As a Teaching and Counseling Pastor, I come across marriages of all shapes, sizes, ages, and stages.
There are those in the very beginning of their marriage. They have no kids, all the time in the world, and life is just one long extended date. But then there are those who’s marriage is down the road a bit. They are in the throes of raising children, battling time demands, and often living more like like room mates than spouses.
I see some who are deeply in love, while others are so distant they’re thinking of getting out. Some started their relationship officially with an elaborate and well coordinated wedding ceremony, while others had no wedding ceremony at all. They just began living together and have continued down that same ambiguous track.
In the face of all of this diversity, I find myself asking questions like…
We don’t often think of how parenting can improve partnering. Usually, we think of just the opposite…how parenting makes partnering harder. We instantly think of all the demands parenting makes on our time, money, energy, and resources, and how those demands complicate marriage.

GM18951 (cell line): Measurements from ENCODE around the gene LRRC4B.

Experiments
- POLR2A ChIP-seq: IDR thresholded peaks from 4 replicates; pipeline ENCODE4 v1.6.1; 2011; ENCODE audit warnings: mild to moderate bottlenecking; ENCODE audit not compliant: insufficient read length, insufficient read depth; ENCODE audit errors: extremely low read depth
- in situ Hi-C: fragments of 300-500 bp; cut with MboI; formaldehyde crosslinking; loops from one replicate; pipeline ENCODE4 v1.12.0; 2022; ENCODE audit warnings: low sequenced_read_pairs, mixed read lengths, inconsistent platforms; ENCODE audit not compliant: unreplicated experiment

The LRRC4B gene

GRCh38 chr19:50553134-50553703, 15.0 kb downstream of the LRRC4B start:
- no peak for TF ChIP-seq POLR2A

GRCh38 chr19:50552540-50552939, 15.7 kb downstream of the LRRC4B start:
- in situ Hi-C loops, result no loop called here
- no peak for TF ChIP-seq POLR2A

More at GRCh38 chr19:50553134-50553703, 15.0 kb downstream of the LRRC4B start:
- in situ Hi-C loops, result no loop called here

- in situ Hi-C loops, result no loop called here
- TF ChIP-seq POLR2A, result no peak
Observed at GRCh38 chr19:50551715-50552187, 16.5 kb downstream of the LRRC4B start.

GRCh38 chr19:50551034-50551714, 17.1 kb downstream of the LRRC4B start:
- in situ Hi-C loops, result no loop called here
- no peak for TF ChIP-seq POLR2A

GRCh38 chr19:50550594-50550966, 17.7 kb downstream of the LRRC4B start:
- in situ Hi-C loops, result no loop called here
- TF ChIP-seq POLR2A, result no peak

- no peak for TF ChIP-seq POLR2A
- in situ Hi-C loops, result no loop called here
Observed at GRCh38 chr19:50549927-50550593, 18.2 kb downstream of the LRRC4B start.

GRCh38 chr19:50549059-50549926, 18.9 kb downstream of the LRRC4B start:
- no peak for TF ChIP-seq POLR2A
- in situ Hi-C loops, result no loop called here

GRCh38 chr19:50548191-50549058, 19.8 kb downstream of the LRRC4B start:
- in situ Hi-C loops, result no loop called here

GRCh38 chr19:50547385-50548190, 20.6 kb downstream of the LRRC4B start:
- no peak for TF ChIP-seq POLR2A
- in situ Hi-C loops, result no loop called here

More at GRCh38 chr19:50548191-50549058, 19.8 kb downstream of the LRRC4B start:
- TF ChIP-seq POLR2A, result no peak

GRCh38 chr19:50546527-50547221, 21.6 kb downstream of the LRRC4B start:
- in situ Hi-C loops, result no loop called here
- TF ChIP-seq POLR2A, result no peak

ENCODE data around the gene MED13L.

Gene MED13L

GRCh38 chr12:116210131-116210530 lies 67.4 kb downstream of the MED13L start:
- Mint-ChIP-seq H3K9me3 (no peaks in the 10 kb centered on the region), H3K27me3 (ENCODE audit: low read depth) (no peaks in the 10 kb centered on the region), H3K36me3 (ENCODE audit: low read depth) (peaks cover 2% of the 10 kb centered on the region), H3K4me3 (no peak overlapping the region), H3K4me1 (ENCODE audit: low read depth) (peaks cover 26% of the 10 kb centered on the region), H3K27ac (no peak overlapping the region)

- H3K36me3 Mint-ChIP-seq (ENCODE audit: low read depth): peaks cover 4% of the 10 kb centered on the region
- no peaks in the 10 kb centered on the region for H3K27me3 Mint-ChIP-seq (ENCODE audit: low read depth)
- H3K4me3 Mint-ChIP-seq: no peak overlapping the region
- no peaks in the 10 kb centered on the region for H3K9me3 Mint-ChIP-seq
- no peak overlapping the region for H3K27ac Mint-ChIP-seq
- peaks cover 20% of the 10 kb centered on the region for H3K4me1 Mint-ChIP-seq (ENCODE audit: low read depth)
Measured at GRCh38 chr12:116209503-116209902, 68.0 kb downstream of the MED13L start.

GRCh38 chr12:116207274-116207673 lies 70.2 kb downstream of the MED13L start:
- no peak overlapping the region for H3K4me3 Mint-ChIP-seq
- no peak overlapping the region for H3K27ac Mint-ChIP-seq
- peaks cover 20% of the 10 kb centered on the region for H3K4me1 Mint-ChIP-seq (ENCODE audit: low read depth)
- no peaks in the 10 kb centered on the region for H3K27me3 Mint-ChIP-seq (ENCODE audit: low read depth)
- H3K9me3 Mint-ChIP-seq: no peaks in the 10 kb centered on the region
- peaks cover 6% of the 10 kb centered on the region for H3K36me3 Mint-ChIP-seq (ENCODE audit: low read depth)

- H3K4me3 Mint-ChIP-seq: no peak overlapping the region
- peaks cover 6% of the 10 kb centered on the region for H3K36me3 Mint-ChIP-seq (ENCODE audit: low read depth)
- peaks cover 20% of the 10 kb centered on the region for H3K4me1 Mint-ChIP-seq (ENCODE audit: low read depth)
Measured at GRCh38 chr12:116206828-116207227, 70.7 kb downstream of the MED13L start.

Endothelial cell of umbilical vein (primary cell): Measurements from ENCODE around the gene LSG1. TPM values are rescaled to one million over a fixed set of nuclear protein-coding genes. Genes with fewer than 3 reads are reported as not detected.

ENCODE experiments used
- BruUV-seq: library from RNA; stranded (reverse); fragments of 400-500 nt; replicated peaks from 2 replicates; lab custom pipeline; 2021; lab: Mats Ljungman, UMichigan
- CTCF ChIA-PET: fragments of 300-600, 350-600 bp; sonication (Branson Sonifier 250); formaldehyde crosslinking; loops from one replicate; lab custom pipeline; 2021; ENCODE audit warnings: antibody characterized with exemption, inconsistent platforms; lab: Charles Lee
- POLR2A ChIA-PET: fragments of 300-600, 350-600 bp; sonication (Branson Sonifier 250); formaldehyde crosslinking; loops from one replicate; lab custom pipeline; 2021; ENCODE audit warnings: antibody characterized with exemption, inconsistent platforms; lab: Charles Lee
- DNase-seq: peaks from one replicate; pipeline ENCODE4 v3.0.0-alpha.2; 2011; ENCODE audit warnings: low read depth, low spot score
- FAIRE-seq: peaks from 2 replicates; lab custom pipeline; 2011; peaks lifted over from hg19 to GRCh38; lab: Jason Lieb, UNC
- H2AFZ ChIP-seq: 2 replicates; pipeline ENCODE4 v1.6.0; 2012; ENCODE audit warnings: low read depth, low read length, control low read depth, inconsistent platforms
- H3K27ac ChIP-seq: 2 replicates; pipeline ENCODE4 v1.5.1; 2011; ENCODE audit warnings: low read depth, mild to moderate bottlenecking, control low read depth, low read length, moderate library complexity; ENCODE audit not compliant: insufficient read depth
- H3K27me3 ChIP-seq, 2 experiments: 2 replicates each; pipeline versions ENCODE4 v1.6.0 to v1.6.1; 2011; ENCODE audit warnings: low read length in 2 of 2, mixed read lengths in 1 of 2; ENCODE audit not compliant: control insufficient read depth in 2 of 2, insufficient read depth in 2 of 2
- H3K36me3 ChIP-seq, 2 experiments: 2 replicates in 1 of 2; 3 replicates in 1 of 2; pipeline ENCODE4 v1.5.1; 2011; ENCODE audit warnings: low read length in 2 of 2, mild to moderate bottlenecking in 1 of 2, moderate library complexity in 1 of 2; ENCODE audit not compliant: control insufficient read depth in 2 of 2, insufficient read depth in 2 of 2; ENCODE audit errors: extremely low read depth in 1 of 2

It’s true that being a parent can make being a partner more difficult. This is why I always tell spouses, “You’re partnering should take precedent over your parenting.” I firmly believe this to be true for every marriage…
Young spouses as well as senior adults spouses.
Spouses who have biological children as well as those who have step children or adopted children.
Those who have just one child as well as those who have twelve.
No matter the situation, the principle is the same. You’re partnering should take precedence over your parenting, because:
In my last post, Why So Serious, I talked about taking part in a funeral for a lady in our church. She had lived to be ninety-three and was married to the same man for seventy-two years. A mere two weeks after her funeral, we were holding another funeral for her ninety-four year old husband, who died just nine days after her.
It was a busy Saturday for my wife and me. We had two celebrations to attend in the same afternoon. One was a wedding, and the other was a celebration of a 50th wedding anniversary. Later that evening, after attending both events, I was thinking about those two marriages. It was like someone had called up marriage on the DVR and then pushed fast forward. From zero to fifty in one afternoon.